Moonlight Review: A very relevant and moving story about a man’s struggle to accept his own sexuality


Director: Barry Jenkins

Cast: Mahershala Ali, Alex R. Hibbert, Ashton Sanders, Trevante Rhodes, André Holland, Janelle Monáe, Naomie Harris, Jaden Piner, Jharrel Jerome

Rating: 4.5/5

While many have been outspoken about what’s like to be a black in contemporary America, filmmaker Barry Jenkins’ story Moonlight talks much more than just that. It emphasizes on drug abuse, sexuality, poverty and how difficult is to stand tall while dealing with all of these issues.

At the special screening at the MAMI Mumbai International Film Festival held on February 7, 2017, Moonlight gave the audience a lot to think about. Based on the play In Moonlight Black Boys Look Blue by Tarell Alvin McCraney, the film follows the life of a man in three key stages. The film begins with a nine-year-old Chiron (Alex Hibbert) running on the streets of Miami as he is chased by his peers. Addressed by the name ‘Little’ by his bullies, he grabs the attention of a local drug dealer Juan (Mahershala Ali) who comes to aid him. Juan and his girlfriend Teresa (Janelle Monae) eventually get closer to him while his mother Paula (Naomie Harris), a nurse with drug addiction, alternates between being an affectionate mother and cruel one. Chiron gets a mentor and father figure in Juan who teaches him to swim and gives an insight on to accept oneself.

The second chapter is about Chiron (Ashton Sanders) a skinny teenager struggling through high school years with his sexuality. Every now and then, he gets bullied and threatened by his school mates who are all about gay bashing. Chiron best mate Kevin turns out to be a bisexual male in the closet. Teenager Chiron is still closer to Teresa who treats him like his own son while his mother still struggles with drug addiction. One brutal incident in his teenage life changes everything that’s coming for him in the third chapter.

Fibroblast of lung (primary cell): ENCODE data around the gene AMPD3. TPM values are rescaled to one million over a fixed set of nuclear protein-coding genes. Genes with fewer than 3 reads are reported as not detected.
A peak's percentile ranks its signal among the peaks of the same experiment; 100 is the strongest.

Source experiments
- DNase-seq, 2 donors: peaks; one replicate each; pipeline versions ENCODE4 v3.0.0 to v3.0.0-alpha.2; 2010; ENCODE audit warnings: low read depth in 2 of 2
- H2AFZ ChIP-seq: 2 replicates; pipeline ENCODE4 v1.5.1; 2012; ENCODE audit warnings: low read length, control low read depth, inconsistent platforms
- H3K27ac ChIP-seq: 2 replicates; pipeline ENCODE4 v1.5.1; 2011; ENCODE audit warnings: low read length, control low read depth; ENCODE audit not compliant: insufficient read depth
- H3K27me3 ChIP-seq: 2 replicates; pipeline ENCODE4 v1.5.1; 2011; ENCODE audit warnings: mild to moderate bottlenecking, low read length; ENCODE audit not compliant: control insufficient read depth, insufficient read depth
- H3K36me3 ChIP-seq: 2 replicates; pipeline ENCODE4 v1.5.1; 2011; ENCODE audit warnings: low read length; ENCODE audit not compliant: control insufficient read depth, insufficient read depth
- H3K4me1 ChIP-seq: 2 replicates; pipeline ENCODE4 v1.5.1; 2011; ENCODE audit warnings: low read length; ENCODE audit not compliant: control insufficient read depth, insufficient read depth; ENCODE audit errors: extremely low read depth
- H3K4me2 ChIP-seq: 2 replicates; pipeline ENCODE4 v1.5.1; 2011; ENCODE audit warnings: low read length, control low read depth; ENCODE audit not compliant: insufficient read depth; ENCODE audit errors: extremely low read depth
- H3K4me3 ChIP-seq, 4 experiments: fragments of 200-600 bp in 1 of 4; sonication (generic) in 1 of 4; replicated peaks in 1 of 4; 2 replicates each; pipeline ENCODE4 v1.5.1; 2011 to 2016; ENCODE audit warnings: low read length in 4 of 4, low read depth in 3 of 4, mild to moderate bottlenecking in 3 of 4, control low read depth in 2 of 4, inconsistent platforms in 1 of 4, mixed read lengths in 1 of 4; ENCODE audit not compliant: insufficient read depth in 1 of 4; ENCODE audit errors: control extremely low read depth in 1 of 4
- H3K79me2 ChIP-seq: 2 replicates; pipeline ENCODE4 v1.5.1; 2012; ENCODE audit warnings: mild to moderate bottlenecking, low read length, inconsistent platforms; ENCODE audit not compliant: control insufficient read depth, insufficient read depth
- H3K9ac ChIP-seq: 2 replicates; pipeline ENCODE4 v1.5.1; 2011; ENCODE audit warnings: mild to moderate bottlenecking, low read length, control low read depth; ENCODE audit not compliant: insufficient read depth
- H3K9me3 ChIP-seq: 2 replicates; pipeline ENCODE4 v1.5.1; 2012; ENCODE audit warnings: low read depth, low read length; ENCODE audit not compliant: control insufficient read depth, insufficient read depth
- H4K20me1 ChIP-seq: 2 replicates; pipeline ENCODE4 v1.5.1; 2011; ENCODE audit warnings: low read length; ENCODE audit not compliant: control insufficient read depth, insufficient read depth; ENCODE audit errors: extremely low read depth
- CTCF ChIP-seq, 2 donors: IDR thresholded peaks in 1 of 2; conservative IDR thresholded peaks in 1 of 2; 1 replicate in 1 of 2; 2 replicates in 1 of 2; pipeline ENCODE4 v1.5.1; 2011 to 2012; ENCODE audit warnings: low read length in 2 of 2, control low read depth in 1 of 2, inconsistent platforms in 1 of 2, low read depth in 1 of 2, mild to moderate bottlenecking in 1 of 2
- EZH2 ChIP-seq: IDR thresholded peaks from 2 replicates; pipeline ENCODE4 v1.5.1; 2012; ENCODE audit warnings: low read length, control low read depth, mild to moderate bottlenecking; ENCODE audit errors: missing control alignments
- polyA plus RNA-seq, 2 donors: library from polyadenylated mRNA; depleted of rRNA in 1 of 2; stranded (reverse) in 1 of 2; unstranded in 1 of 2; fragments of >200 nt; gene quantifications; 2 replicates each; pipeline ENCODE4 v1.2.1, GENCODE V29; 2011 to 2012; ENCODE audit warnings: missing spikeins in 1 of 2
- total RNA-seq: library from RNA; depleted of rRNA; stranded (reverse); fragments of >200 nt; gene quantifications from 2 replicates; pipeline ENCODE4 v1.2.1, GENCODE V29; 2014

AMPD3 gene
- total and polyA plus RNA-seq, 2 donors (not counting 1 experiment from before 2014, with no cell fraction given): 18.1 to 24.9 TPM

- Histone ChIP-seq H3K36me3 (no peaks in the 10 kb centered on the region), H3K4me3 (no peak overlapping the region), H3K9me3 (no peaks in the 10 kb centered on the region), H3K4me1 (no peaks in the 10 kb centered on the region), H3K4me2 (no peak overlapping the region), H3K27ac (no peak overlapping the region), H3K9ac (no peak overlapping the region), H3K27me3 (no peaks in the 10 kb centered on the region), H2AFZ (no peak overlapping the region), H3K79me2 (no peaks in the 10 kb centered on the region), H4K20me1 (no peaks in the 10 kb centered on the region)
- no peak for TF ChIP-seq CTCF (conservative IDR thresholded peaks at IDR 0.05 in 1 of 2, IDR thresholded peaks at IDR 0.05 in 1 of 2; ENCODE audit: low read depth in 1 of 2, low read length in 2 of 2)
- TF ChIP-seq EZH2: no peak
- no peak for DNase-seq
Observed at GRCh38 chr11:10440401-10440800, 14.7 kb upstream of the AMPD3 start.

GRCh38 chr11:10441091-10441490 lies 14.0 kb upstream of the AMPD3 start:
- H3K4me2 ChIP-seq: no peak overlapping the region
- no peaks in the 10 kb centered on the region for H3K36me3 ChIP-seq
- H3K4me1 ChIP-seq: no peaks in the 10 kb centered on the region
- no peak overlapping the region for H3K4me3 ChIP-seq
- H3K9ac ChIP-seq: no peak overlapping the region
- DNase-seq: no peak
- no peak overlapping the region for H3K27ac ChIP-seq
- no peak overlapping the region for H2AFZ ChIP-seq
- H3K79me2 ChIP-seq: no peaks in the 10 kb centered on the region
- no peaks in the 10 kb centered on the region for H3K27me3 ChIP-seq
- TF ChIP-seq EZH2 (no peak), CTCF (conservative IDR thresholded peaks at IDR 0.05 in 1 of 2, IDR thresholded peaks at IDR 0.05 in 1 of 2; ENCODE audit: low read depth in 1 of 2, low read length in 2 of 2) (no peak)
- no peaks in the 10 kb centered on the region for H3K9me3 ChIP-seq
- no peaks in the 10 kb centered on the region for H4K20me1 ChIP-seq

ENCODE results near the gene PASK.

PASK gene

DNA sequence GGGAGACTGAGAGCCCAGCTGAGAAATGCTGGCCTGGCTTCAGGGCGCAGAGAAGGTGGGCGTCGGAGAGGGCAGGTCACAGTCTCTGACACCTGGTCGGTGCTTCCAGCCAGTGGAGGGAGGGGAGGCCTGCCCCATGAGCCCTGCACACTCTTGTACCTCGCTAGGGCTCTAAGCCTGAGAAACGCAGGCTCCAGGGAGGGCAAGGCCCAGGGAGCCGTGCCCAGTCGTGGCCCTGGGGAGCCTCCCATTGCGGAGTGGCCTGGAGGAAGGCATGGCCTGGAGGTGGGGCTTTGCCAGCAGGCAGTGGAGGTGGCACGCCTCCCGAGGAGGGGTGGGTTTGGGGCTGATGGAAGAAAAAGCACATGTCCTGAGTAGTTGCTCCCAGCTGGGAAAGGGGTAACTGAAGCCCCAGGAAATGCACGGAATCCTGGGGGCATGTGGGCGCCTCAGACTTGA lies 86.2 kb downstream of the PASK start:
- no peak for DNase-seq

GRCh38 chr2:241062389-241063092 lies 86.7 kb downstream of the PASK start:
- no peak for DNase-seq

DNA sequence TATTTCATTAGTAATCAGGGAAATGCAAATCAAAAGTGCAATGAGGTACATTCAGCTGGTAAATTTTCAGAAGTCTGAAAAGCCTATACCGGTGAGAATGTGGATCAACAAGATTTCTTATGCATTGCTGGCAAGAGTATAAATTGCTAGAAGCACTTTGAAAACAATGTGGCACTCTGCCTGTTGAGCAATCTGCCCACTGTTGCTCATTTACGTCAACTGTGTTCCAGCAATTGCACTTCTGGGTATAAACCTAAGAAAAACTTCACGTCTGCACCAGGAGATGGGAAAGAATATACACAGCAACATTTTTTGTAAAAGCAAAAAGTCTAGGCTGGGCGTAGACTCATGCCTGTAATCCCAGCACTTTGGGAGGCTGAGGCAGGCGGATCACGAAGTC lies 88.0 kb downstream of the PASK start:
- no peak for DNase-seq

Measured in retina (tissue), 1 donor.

The third chapter is about a grown up Chiron (Trevante Rhodes) who has completely built himself like a street gladiator still trying to hide his sexuality. The diamond earrings and gold grillz, at first, it’s hard to recognize Chiron but eventually, his vulnerable side comes in the picture which resonates with the audience. Known as “Black,” the name his school best mate Kevin gave him, Chiron now has his own mini-drug empire in Atlanta. This chapter about his grown up life is dealt with so much maturity.


Mahersala Ali as Juan maybe just a supporting actor but he brings a fresh take on a role like that of a drug dealer. The empathy and compassion he carries for people especially Chiron proves why he has won all the awards, lately. “At some point, you gotta decide for yourself who you’re going to be.” When he says this to young boy Chiron, it pretty much portrays what kind of man he his despite his business.


All the three actors who play Chiron have their own stories to tell but there’s one thing has still remained in their stories is their honesty. Alex is a coy, shy boy dealing with getting bullied while teenage Chiron played by newcomer Ashton Sanders has a tale to tell why it is difficult to come out in a black community. His transition from an afraid teenager to the guy who vents out anger to stop these bullies is so realistic that it hits you right in the feels. Trevante Rhodes’ Chiron is more of a mature one but the vulnerable side to his character is touching.


Naomie Harris as Paula is brilliant. A mother with a gay son dealing with drug addiction and going crazy day by day is not usually seen on big screen. This is, by far, her best performance after 28 Days Later. With Janelle Monae’s second film which is nominated for the Oscars 2017, her performance as Terresa is heartwarming and full of love. Jharrel Jerome playing teenage Kevin and André Holland the older Kevin, both of them offer different takes on their roles. One who is not okay to be out while the grown up one is fine with it.

Director Barry Jenkins, associated with 2008’s Medicine for Melancholy, has created a cinematic poetry about Chiron dealing with loneliness and what does it mean to grow up as a black gay man?

Moonlight may not be everyone’s cup of tea but is an important film. The audience should be encouraged to give it a watch. It is a profoundly moving film which is still and will be relevant in the coming years. The rawness with emotional touch makes you feel everything. It is nominated for 8 Academy Awards this year and one can understand why so.


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